Finance Minister Grant Robertson doesn’t believe immigration numbers will fall by as much as Treasury’s projections suggest.
A key assumption in Budget 2019 was that net immigration would fall from 50,000 people in the 2017/18 year to 25,000 in 2021/22.
Asked by interest.co.nz whether any government policies around migration would need to change for this forecast to be met, Finance Minister Grant Robertson said: “I’ve long held the view that the Treasury’s model on this is - depending on your view - optimistic or pessimistic, and I don’t necessarily believe we will reach 25,000 in this forecast period.”
National's Finance Spokesperson Amy Adams said that when she was Associate Finance Minister she too considered Treasury's migration forecasts to be "a bit of a nonsense", largely because they were based on lower historical averages.
Robertson said the policy changes the Government had made around attracting the right sorts of immigrants to fill skills shortages “may well lead to a reduction” in immigrant numbers, but he had “some scepticism” around Treasury’s projections.
He wouldn’t be drawn on exactly where he believed annual net migration would fall to.
He also pointed out the fact Statistics New Zealand is using a new method to collect its migration data, which is causing volatility in the figures.
Pressed on the significance of the fact that not only is there ambiguity around current and historic migration data, but now the Finance Minister doesn’t trust the advice he has received about future trends on a matter so integral to economic growth, and thus government revenue and expenditure, Robertson said the risk to the economy was an upside not a downside one.
In other words, if it turned out Treasury was wrong and net migration remained above 25,000 come 2021/22, the effect on the economy would be positive.
The added pinch in the matter from a political perspective is that Labour before the election said it expected its policies to see annual net migration fall by 20,000 to 30,000 people. Meanwhile its coalition partner, New Zealand First, drew a more definitive line in the sand, campaigning on reducing annual net migration to 10,000 people.
The awkward empty chair
In another political tangent, Treasury Secretary Gabriel Makhlouf was expected to appear at the Committee, but Treasury on Monday informed it he would be represented by Treasury's Deputy Secretary for Budget and Public Services Struan Little, Chief Economic Adviser Tim Ng and Deputy Secretary for Macroeconomics and Growth Bryan Chapple.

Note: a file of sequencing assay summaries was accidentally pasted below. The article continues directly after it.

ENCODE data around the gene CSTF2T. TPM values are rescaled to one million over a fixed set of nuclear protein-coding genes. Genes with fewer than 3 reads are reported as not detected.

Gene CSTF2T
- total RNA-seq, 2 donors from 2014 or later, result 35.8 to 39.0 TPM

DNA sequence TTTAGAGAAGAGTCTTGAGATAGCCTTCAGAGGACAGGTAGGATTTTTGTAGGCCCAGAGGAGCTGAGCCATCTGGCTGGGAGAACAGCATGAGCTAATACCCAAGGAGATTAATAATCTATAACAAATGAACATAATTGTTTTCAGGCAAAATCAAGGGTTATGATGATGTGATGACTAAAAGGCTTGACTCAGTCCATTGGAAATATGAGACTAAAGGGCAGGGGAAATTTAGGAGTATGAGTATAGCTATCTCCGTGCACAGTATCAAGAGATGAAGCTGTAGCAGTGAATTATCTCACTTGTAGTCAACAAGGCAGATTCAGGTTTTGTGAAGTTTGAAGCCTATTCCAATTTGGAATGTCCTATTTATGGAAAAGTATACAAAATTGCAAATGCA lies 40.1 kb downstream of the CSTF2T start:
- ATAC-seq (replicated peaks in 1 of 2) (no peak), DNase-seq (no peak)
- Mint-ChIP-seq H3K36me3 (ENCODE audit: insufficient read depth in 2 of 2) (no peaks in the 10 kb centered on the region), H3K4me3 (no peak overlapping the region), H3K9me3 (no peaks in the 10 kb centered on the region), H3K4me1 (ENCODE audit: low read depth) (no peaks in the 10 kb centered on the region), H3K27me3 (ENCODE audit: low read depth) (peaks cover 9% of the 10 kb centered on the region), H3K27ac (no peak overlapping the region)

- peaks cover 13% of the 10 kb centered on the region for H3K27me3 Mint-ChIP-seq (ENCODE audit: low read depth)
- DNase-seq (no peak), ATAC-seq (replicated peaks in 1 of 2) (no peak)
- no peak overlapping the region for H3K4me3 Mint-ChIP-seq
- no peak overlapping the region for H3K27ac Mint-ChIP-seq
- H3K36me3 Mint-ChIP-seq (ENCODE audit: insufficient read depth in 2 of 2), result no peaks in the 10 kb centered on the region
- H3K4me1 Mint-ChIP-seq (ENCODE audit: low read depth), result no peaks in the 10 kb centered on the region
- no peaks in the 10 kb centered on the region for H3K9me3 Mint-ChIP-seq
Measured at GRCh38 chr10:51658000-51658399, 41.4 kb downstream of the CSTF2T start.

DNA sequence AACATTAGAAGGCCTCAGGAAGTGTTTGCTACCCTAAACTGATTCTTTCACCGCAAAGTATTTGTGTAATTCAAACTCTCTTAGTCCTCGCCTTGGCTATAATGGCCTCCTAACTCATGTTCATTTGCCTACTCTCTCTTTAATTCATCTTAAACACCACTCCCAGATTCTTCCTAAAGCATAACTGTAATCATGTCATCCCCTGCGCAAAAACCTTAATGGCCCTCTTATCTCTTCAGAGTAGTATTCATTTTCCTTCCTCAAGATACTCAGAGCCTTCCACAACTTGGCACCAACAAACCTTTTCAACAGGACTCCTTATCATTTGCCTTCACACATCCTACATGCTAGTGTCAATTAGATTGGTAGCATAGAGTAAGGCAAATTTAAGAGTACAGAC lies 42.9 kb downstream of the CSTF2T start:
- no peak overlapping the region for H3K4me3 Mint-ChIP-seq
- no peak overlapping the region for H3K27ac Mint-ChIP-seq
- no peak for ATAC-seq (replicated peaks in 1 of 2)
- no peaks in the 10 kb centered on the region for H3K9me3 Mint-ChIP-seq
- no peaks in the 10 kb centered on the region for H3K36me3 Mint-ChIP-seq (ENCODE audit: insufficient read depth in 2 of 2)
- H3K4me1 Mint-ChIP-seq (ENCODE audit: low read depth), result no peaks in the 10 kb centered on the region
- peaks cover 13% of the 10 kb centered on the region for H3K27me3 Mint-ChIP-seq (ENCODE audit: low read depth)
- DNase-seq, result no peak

Little explained the call was made because Makhlouf's term was ending next week, and the meeting was about forecasts looking ahead to 2023.
Grilled by Adams on Makhlouf’s absence, amidst controversy around Treasury’s Budget “leak”, Robertson said this was a matter for the Treasury, but he had “absolute confidence” in the representatives present.
Little earlier gave some insight into Treasury's migration modelling. He said the vast bulk of Treasury's assessment was derived from movements of New Zealand citizens, rather than foreigners.
So Treasury paid more attention to factors like how the Australian economy was performing relative to the New Zealand economy, and what was happening in Europe, to determine whether kiwis would be leaving New Zealand, or returning from overseas sooner than they might otherwise have.
He said changes in government policy around migration didn't have a huge impact on Treasury's modelling, as these policy decisions largely affect movements of foreigners.
However, a scan through recent historic migration data shows there are more foreigners than there are New Zealand citizens moving in and out of the country.
This is how Treasury characterised possible variances in its migration projections in the "Risks to the economic outlook" section of its Budget Economic Fiscal Update:
Net migration outflows to Australia tend to increase when Australia’s labour market strengthens relative to New Zealand’s. The prospect of relatively faster wage growth in New Zealand may lead to less people migrating to Australia than assumed in the main forecast. Equally, tight domestic labour markets may encourage employers to look offshore for workers. In addition, uncertainty around policy changes to residency requirements or visa conditions may deter potential migrants, widening the uncertainty around the outlook for net migration. Large revisions between the most recent releases of Stats NZ’s new official measure of net migration also make the outlook uncertain.